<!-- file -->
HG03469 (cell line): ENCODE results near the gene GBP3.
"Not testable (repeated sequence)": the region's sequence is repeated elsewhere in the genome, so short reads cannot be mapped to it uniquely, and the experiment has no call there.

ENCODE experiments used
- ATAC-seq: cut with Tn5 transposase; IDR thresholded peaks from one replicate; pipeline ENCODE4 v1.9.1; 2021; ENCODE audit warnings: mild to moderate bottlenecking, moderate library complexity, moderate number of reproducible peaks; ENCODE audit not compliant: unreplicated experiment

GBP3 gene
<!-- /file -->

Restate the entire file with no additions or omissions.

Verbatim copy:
HG03469 (cell line): ENCODE results near the gene GBP3.
"Not testable (repeated sequence)": the region's sequence is repeated elsewhere in the genome, so short reads cannot be mapped to it uniquely, and the experiment has no call there.

ENCODE experiments used
- ATAC-seq: cut with Tn5 transposase; IDR thresholded peaks from one replicate; pipeline ENCODE4 v1.9.1; 2021; ENCODE audit warnings: mild to moderate bottlenecking, moderate library complexity, moderate number of reproducible peaks; ENCODE audit not compliant: unreplicated experiment

GBP3 gene